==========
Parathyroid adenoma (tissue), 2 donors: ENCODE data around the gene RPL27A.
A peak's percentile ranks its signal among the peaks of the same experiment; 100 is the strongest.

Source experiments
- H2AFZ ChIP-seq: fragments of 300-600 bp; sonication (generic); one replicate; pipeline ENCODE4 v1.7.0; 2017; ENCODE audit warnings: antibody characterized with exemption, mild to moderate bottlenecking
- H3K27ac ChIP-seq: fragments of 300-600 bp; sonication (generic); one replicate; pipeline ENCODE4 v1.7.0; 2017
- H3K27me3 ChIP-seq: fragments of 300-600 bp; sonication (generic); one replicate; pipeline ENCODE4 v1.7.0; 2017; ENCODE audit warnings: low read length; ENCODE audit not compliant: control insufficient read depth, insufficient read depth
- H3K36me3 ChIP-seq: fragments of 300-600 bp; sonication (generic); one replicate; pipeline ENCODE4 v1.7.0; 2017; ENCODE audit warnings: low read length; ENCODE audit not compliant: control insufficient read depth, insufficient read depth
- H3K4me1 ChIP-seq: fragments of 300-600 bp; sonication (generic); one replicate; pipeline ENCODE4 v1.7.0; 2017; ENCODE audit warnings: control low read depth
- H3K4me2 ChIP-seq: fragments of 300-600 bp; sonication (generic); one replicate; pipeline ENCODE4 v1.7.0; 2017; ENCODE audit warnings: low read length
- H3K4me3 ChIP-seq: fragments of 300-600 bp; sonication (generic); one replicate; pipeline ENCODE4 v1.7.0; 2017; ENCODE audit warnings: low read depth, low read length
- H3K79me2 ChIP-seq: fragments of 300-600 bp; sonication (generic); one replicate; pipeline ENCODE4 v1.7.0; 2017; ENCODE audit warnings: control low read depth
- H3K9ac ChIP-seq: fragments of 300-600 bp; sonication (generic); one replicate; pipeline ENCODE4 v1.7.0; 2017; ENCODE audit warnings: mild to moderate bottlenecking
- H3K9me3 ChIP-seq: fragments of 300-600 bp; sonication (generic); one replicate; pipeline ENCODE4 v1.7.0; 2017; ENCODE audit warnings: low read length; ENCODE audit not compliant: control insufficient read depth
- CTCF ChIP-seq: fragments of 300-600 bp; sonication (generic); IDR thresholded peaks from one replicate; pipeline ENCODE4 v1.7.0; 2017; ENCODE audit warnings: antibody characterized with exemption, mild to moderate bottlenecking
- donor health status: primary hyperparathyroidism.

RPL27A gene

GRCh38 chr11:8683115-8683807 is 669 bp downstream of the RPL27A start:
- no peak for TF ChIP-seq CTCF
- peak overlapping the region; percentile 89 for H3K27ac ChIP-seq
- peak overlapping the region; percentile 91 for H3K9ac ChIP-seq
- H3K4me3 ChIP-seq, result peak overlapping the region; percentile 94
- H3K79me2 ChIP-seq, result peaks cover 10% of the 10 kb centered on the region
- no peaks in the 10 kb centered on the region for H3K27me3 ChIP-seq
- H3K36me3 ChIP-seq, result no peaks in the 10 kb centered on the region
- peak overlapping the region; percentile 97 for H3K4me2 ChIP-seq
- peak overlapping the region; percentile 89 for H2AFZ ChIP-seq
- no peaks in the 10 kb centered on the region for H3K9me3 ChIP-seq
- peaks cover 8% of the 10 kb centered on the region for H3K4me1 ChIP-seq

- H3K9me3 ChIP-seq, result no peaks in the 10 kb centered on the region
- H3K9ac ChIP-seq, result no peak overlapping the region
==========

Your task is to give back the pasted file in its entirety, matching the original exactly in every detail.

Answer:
Parathyroid adenoma (tissue), 2 donors: ENCODE data around the gene RPL27A.
A peak's percentile ranks its signal among the peaks of the same experiment; 100 is the strongest.

Source experiments
- H2AFZ ChIP-seq: fragments of 300-600 bp; sonication (generic); one replicate; pipeline ENCODE4 v1.7.0; 2017; ENCODE audit warnings: antibody characterized with exemption, mild to moderate bottlenecking
- H3K27ac ChIP-seq: fragments of 300-600 bp; sonication (generic); one replicate; pipeline ENCODE4 v1.7.0; 2017
- H3K27me3 ChIP-seq: fragments of 300-600 bp; sonication (generic); one replicate; pipeline ENCODE4 v1.7.0; 2017; ENCODE audit warnings: low read length; ENCODE audit not compliant: control insufficient read depth, insufficient read depth
- H3K36me3 ChIP-seq: fragments of 300-600 bp; sonication (generic); one replicate; pipeline ENCODE4 v1.7.0; 2017; ENCODE audit warnings: low read length; ENCODE audit not compliant: control insufficient read depth, insufficient read depth
- H3K4me1 ChIP-seq: fragments of 300-600 bp; sonication (generic); one replicate; pipeline ENCODE4 v1.7.0; 2017; ENCODE audit warnings: control low read depth
- H3K4me2 ChIP-seq: fragments of 300-600 bp; sonication (generic); one replicate; pipeline ENCODE4 v1.7.0; 2017; ENCODE audit warnings: low read length
- H3K4me3 ChIP-seq: fragments of 300-600 bp; sonication (generic); one replicate; pipeline ENCODE4 v1.7.0; 2017; ENCODE audit warnings: low read depth, low read length
- H3K79me2 ChIP-seq: fragments of 300-600 bp; sonication (generic); one replicate; pipeline ENCODE4 v1.7.0; 2017; ENCODE audit warnings: control low read depth
- H3K9ac ChIP-seq: fragments of 300-600 bp; sonication (generic); one replicate; pipeline ENCODE4 v1.7.0; 2017; ENCODE audit warnings: mild to moderate bottlenecking
- H3K9me3 ChIP-seq: fragments of 300-600 bp; sonication (generic); one replicate; pipeline ENCODE4 v1.7.0; 2017; ENCODE audit warnings: low read length; ENCODE audit not compliant: control insufficient read depth
- CTCF ChIP-seq: fragments of 300-600 bp; sonication (generic); IDR thresholded peaks from one replicate; pipeline ENCODE4 v1.7.0; 2017; ENCODE audit warnings: antibody characterized with exemption, mild to moderate bottlenecking
- donor health status: primary hyperparathyroidism.

RPL27A gene

GRCh38 chr11:8683115-8683807 is 669 bp downstream of the RPL27A start:
- no peak for TF ChIP-seq CTCF
- peak overlapping the region; percentile 89 for H3K27ac ChIP-seq
- peak overlapping the region; percentile 91 for H3K9ac ChIP-seq
- H3K4me3 ChIP-seq, result peak overlapping the region; percentile 94
- H3K79me2 ChIP-seq, result peaks cover 10% of the 10 kb centered on the region
- no peaks in the 10 kb centered on the region for H3K27me3 ChIP-seq
- H3K36me3 ChIP-seq, result no peaks in the 10 kb centered on the region
- peak overlapping the region; percentile 97 for H3K4me2 ChIP-seq
- peak overlapping the region; percentile 89 for H2AFZ ChIP-seq
- no peaks in the 10 kb centered on the region for H3K9me3 ChIP-seq
- peaks cover 8% of the 10 kb centered on the region for H3K4me1 ChIP-seq

- H3K9me3 ChIP-seq, result no peaks in the 10 kb centered on the region
- H3K9ac ChIP-seq, result no peak overlapping the region